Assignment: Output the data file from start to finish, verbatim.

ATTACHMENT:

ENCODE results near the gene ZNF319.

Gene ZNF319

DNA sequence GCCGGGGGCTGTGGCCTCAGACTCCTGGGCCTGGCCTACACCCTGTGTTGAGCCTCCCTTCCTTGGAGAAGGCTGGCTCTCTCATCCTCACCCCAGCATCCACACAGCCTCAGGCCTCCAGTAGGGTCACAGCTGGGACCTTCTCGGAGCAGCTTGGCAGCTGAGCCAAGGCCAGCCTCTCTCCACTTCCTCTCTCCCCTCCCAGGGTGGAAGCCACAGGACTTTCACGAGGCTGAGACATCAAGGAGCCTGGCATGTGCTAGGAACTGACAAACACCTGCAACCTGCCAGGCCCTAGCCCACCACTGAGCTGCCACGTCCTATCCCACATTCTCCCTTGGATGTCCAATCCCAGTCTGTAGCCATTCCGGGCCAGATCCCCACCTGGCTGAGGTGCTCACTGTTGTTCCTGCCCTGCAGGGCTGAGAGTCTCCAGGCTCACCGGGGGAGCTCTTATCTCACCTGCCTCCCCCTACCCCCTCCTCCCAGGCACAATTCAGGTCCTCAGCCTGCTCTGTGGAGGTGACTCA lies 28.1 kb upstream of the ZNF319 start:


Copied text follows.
ENCODE results near the gene ZNF319.

Gene ZNF319

DNA sequence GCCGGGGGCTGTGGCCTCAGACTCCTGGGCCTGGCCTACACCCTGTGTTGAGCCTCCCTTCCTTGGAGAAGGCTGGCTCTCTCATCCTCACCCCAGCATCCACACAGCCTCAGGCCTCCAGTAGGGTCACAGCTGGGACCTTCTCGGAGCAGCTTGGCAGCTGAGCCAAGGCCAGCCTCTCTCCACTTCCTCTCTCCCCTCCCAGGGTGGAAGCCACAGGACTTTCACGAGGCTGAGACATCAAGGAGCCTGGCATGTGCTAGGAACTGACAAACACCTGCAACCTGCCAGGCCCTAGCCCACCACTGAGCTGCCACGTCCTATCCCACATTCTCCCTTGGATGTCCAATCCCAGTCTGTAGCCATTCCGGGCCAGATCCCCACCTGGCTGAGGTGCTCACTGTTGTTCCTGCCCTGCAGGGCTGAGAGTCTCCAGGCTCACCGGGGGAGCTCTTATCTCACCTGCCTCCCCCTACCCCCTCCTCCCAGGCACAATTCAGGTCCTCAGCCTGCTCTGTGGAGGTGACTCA lies 28.1 kb upstream of the ZNF319 start: